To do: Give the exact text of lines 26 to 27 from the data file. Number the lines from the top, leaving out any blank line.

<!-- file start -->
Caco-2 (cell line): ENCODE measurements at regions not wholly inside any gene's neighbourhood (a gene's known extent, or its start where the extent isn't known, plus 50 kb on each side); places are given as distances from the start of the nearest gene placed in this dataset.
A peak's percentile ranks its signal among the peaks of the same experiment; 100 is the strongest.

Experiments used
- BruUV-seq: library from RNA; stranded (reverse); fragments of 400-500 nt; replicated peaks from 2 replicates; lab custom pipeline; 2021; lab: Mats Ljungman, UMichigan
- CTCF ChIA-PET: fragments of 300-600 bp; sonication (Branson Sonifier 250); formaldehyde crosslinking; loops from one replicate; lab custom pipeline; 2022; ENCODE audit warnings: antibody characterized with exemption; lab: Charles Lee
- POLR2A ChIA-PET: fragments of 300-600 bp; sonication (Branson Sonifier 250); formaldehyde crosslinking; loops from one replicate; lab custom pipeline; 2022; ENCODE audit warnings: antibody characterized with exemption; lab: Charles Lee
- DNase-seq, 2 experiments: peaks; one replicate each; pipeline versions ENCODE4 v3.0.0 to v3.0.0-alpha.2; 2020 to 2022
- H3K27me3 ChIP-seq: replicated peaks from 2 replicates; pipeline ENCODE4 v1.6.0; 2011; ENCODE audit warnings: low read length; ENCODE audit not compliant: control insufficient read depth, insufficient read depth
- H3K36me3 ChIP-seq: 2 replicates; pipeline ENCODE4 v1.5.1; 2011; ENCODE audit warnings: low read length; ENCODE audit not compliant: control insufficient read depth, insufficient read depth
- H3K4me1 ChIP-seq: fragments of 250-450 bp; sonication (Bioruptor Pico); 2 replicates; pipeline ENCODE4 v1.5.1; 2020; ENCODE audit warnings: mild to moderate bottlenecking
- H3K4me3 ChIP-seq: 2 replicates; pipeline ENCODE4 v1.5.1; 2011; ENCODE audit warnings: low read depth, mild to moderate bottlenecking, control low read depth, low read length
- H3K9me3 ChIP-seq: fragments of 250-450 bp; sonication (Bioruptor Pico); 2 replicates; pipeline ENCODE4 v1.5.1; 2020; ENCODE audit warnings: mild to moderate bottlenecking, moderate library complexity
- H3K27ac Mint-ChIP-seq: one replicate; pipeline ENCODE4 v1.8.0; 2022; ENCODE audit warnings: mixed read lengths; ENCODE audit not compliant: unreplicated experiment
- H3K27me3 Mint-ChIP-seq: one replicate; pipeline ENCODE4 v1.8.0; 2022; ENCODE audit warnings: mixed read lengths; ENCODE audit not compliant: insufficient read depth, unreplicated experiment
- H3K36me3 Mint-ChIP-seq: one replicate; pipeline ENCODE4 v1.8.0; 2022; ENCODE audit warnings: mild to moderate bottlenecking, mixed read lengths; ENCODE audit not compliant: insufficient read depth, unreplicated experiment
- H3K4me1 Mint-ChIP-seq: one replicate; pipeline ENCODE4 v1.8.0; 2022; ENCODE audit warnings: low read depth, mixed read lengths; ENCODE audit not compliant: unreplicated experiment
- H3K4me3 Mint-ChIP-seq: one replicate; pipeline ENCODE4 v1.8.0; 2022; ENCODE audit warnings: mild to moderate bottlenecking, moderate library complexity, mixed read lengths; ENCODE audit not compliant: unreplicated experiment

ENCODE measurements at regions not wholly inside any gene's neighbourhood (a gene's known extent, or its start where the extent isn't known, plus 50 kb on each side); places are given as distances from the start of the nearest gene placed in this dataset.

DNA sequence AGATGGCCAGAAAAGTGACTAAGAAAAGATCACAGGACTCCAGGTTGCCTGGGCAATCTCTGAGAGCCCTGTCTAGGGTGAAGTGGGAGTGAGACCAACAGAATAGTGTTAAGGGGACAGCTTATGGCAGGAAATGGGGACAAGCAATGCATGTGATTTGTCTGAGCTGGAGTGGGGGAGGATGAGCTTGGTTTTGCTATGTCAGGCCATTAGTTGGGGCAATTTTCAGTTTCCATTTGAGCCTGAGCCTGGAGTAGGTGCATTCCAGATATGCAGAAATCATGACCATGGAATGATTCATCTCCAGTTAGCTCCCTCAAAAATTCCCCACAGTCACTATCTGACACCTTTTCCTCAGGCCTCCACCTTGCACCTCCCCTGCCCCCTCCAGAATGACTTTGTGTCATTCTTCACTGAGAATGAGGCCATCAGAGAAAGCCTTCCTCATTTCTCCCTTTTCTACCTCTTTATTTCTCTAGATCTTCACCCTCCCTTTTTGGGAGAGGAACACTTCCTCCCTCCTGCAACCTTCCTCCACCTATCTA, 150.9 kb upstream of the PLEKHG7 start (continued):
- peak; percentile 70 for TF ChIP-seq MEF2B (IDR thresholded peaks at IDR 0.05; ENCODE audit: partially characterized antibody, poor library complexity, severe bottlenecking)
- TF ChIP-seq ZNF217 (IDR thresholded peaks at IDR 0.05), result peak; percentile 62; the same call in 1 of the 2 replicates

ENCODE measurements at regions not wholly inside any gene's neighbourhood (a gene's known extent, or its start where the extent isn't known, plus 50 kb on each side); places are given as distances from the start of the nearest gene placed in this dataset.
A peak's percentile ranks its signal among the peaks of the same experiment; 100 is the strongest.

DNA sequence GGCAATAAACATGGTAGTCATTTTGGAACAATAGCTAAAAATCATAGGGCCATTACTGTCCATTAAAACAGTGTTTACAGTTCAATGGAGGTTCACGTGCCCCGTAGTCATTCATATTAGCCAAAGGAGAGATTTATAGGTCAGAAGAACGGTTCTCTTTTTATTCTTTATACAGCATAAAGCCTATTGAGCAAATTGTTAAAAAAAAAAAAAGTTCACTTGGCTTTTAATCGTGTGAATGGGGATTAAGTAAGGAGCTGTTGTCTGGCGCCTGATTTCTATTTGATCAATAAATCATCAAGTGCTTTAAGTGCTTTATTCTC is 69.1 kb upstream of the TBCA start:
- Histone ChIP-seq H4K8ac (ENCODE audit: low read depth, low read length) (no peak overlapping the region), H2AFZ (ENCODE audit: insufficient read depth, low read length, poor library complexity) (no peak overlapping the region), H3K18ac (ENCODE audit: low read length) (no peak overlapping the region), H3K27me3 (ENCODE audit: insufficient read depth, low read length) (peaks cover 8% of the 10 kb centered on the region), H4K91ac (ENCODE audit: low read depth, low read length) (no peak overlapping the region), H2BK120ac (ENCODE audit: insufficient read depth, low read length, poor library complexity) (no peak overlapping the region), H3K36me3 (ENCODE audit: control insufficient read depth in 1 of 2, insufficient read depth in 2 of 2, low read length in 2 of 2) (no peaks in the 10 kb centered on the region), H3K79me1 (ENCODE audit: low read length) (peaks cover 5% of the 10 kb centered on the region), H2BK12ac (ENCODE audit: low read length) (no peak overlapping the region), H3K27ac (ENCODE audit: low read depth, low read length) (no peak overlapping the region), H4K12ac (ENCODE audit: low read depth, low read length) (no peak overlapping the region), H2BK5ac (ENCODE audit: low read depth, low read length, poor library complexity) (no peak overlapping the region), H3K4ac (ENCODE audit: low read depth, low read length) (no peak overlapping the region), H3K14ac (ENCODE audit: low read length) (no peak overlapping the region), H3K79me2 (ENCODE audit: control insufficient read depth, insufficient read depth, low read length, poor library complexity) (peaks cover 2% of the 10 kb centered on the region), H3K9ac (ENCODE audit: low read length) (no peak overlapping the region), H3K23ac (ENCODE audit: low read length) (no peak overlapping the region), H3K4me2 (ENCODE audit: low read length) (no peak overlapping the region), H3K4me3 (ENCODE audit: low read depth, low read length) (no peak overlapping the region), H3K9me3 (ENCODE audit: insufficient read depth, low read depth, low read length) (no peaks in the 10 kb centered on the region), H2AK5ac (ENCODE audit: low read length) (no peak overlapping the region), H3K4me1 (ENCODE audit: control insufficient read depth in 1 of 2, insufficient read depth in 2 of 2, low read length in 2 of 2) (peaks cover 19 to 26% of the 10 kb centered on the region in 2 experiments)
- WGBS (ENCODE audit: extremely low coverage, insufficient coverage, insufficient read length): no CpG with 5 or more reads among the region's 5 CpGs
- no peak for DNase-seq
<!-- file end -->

- WGBS (ENCODE audit: extremely low coverage, insufficient coverage, insufficient read length): no CpG with 5 or more reads among the region's 5 CpGs
- no peak for DNase-seq